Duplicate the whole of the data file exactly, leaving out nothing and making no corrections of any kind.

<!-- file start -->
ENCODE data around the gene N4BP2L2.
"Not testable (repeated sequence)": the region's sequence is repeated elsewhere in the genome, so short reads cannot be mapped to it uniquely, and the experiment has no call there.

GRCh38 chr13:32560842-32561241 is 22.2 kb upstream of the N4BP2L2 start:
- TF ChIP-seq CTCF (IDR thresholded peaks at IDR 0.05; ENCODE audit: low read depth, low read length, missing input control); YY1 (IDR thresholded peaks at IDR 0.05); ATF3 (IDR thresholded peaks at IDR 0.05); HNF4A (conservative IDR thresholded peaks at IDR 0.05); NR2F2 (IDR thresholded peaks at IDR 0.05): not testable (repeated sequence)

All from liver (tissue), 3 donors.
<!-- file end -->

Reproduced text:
ENCODE data around the gene N4BP2L2.
"Not testable (repeated sequence)": the region's sequence is repeated elsewhere in the genome, so short reads cannot be mapped to it uniquely, and the experiment has no call there.

GRCh38 chr13:32560842-32561241 is 22.2 kb upstream of the N4BP2L2 start:
- TF ChIP-seq CTCF (IDR thresholded peaks at IDR 0.05; ENCODE audit: low read depth, low read length, missing input control); YY1 (IDR thresholded peaks at IDR 0.05); ATF3 (IDR thresholded peaks at IDR 0.05); HNF4A (conservative IDR thresholded peaks at IDR 0.05); NR2F2 (IDR thresholded peaks at IDR 0.05): not testable (repeated sequence)

All from liver (tissue), 3 donors.